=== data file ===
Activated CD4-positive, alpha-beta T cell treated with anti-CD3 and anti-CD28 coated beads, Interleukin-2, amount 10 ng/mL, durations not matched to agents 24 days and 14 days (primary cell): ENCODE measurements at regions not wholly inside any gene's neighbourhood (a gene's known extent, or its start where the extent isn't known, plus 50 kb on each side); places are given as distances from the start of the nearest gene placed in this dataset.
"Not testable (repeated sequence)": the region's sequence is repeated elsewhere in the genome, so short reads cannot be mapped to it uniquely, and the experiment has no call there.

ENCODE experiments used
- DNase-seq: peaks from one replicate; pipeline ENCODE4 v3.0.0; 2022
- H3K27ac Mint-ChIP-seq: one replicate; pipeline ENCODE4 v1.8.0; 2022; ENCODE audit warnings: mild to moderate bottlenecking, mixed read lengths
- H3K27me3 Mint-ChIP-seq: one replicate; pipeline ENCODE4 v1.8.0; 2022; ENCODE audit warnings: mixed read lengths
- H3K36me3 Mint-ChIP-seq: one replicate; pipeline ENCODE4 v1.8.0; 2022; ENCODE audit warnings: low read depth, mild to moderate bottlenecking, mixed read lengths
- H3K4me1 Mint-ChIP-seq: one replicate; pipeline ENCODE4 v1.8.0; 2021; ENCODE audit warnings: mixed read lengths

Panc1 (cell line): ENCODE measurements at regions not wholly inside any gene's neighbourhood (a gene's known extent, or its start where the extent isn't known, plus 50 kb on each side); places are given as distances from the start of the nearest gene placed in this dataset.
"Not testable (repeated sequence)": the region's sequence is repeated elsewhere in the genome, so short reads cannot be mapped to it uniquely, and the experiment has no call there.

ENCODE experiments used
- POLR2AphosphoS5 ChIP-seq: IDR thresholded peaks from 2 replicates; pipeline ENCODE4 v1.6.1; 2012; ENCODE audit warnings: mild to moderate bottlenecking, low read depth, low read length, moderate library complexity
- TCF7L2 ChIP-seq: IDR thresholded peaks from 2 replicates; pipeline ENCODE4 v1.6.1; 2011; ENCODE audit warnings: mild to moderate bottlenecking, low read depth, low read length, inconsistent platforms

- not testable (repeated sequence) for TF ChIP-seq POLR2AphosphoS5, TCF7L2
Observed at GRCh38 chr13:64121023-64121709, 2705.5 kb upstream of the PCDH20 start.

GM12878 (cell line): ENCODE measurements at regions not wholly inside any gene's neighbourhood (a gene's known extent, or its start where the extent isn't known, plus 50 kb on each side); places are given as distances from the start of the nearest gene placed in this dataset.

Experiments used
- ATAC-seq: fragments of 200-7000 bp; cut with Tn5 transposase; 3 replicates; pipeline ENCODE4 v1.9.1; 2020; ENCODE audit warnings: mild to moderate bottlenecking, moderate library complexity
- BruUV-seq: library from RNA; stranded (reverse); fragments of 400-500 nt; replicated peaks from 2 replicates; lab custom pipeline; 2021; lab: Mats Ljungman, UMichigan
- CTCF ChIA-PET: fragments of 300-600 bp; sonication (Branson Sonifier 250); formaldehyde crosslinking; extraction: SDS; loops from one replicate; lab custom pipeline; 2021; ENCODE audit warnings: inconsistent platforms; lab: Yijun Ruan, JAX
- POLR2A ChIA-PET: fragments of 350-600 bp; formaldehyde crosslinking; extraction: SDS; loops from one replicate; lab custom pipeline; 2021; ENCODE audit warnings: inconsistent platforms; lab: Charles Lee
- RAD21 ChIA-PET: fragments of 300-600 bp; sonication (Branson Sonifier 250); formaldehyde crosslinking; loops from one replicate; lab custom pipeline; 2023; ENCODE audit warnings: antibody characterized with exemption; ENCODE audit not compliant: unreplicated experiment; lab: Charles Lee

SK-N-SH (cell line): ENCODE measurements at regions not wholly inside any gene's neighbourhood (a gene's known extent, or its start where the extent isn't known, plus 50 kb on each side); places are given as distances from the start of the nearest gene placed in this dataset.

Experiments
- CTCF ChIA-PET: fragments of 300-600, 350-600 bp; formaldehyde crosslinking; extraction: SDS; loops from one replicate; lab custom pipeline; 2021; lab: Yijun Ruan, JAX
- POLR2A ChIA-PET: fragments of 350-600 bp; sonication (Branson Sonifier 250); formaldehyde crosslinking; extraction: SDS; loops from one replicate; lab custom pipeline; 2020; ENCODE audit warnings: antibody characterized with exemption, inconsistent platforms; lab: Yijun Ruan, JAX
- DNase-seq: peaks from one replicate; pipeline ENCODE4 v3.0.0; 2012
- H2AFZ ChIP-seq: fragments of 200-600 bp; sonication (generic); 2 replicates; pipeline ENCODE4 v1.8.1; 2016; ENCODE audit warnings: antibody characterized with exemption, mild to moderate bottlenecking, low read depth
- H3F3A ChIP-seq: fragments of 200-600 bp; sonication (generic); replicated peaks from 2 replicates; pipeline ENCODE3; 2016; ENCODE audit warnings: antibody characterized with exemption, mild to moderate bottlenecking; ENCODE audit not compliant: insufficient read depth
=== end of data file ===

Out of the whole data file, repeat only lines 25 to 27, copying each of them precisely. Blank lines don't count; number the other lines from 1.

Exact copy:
- CTCF ChIA-PET: fragments of 300-600, 350-600 bp; formaldehyde crosslinking; extraction: SDS; loops from one replicate; lab custom pipeline; 2021; lab: Yijun Ruan, JAX
- POLR2A ChIA-PET: fragments of 350-600 bp; sonication (Branson Sonifier 250); formaldehyde crosslinking; extraction: SDS; loops from one replicate; lab custom pipeline; 2020; ENCODE audit warnings: antibody characterized with exemption, inconsistent platforms; lab: Yijun Ruan, JAX
- DNase-seq: peaks from one replicate; pipeline ENCODE4 v3.0.0; 2012